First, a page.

Bringing Back the Spirit of Map Mashups: Combine Open Geodata APIs using HERE XYZ

At Interline, we spend much of our time with open geodata APIs. We create our own open geodata APIs (like Transitland) and we use others (for example, whenever we need to throw a bunch of GeoJSON on a base map). At their best, open geodata APIs are fun — you get to combine pieces together to create something new. Then again, public APIs can have many limitations — combine together a few and you can end up with the worst of all worlds: duplicate data, misregistered overlays, a slow user experience, incompatible data formats… With all these mixed experiences in our minds, we’ve been playing with the initial beta of HERE XYZ. It’s a brand new developer service from one of the oldest names in geodata.

HERE XYZ provides the full set of components that “modern” geo developers have come to expect: GeoJSON input and output, “slippy map” libraries, a RESTful API, a JavaScript SDK, a cross-platform CLI, base maps and styles. As we’ve been experimenting with the HERE XYZ beta, we’ve found it provides some unique combinations that make it especially well suited to combining open geodata APIs — especially in large quantities.

Combining geodata is nothing new. Ian McHarg, a prominent environmental designer, printed maps on transparent plastic sheets and overlaid them atop each other, inspiring the idea of layers in GIS (geographic information systems):

photo of Ian McHarg

Image credit: University of Pennsylvania

More recently, Google Maps brought us mashups. At first, it involved hacking the Google Maps JavaScript code in order to overlay crimes in Chicago and Craigslist house listings:

screenshot of old

Image credit:

Neither hacking nor reverse-engineering are required any more to combine multiple sources of geodata in a web browser. Companies like Google, Esri, Mapbox, Carto — also a now defunct start-up where we previously worked, called Mapzen — all offer accessible APIs for creating web maps. We’ve also been freed of many of the constraints on dataset size in 2005 mashups. Original mashups involved drawing points and other geographic features on top of base-map images, with a low limit on the number of these vector features that could be drawn at once. More recent techniques send both the base map and overlays as vector tiles. Instead of an image, a vector tile is effectively a square of data, which can be pre-generated by a server. Many vector tiles are then loaded and drawn by your web browser simultaneously.

We’ve left behind the constraints of mashups — and it also feels like we’ve forgotten the fun of mashups. Vector tiles help greatly with performance, but often add complexity to the overall set of steps required to combine together existing and new data sources on a web map or another type of visualization.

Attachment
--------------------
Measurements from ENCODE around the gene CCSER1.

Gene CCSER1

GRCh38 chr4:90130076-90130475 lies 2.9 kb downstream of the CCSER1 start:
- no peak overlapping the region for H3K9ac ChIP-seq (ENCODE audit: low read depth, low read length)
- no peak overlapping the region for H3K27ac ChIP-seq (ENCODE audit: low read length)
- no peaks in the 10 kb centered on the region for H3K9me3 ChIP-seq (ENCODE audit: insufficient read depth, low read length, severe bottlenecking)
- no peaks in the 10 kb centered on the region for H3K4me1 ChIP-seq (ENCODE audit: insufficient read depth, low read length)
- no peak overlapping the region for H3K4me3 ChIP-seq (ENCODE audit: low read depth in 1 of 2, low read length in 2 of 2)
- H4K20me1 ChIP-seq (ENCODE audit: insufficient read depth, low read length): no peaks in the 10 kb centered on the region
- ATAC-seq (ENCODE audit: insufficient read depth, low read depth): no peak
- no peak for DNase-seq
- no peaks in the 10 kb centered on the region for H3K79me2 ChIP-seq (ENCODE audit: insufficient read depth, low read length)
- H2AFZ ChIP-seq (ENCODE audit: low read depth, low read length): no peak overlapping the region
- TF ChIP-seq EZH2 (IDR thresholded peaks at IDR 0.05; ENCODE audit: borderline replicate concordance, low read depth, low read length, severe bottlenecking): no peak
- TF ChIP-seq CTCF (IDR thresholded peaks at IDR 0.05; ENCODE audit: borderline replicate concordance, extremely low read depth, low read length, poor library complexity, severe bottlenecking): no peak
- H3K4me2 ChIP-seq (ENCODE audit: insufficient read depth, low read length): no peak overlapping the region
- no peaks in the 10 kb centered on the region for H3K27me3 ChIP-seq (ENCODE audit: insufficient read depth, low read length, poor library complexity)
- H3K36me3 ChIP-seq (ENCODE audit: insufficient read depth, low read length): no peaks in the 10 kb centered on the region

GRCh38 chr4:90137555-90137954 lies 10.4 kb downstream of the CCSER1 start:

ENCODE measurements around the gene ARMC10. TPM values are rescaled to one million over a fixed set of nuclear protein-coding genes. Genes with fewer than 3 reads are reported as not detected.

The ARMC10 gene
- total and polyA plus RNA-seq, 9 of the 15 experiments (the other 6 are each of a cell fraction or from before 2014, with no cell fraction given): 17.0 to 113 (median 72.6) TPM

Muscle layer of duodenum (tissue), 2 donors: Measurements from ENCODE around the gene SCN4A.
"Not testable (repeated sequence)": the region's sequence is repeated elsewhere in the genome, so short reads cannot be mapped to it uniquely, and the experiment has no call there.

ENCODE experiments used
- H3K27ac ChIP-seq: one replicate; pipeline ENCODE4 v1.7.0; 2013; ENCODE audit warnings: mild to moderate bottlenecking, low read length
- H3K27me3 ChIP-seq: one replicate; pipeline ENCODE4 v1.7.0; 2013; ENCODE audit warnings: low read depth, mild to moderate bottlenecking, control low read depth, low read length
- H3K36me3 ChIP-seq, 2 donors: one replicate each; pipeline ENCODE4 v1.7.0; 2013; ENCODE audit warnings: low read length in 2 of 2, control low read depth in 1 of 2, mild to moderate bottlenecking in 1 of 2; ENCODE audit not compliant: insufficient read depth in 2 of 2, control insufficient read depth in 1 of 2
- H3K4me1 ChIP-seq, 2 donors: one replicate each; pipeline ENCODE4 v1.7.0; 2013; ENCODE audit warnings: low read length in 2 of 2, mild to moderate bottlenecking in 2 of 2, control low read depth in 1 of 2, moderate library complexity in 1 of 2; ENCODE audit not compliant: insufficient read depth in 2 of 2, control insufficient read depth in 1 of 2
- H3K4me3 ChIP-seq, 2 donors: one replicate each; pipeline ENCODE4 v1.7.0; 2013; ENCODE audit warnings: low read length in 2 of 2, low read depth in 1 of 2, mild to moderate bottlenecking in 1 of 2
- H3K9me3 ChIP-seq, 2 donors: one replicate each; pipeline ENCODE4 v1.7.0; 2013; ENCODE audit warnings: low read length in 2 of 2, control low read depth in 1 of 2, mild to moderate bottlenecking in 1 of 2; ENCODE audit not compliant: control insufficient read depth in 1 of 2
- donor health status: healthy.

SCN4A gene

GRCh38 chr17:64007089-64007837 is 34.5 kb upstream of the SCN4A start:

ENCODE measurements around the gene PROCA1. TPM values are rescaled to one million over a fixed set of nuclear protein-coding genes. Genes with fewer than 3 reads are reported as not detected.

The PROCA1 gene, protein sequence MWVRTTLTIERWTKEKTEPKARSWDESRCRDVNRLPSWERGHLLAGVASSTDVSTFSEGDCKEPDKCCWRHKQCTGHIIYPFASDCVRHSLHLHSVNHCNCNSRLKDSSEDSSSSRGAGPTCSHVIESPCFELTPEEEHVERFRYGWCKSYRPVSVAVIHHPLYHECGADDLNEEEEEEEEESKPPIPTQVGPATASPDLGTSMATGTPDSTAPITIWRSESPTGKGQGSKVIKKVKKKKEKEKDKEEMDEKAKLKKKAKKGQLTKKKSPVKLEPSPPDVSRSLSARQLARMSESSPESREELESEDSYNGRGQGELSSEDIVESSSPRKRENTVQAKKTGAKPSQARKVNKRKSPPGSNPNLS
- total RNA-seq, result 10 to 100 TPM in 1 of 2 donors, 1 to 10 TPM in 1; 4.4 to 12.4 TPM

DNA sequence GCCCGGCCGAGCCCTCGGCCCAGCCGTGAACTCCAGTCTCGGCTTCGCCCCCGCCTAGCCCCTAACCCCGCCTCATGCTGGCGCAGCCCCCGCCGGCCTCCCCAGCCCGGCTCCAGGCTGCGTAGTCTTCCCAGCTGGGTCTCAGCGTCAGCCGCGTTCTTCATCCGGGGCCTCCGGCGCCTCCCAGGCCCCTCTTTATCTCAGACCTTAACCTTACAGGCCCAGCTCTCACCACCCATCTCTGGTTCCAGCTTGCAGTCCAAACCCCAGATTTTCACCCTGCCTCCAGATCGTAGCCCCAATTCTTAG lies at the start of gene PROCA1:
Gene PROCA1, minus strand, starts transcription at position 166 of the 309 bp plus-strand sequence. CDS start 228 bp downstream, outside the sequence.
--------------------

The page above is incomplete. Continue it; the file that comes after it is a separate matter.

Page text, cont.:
Our experiments with the HERE CLI and the XYZ API are bringing back that creative spirit of 2005 mashups. The XYZ platform generates vector tiles near instantly for any new imported data sources. The HERE CLI and XYZ API provide a range of ways to import GeoJSON files, connect to APIs, or stream in from other CLI tools. It’s the best of 2005 and 2018. If you use the SDKs to style your web maps to look like the transparency overlays in Ian McHarg’s book Design With Nature, it’s the best of 1969 proto-GIS, too.

We’re collaborating with the HERE XYZ team to turn our experiments into tutorials that demonstrate how Interline’s open geodata services can be combined, mixed, filtered, analyzed, and visualized. In the first tutorial, you’ll fetch and filter data from Interline OSM Extracts:

Honolulu web map animation

In the second tutorial, you’ll query the Transitland API repeatedly to build up an analysis and a web map of just not subway locations but also the frequency of how often each subway line operates. (Especially when working with geodata for transportation applications, both space and time matter.) We’ll show you how to do this for the entire planet:

Honolulu web map animation

The sample projects and tutorials take intermediate and advanced users on a tour through some of the unique features of XYZ and the HERE CLI:

  • filtering Interline OSM Extracts using OpenStreetMap tags
  • writing scripts that stream geodata from external APIs into an XYZ space using the HERE CLI
  • using multiple API queries to aggregate together properties about the same features (identified by unique IDs, such as Transitland Onestop IDs)
  • quickly building global tile sets

We’re experimenting with additional features, for creating a new generation of mashups, and we look forward to sharing more soon.

Now, get started with our first two tutorials on combining HERE XYZ, Interline OSM Extracts, and Transitland.

Originally posted to the Interline blog on October 1, 2018.

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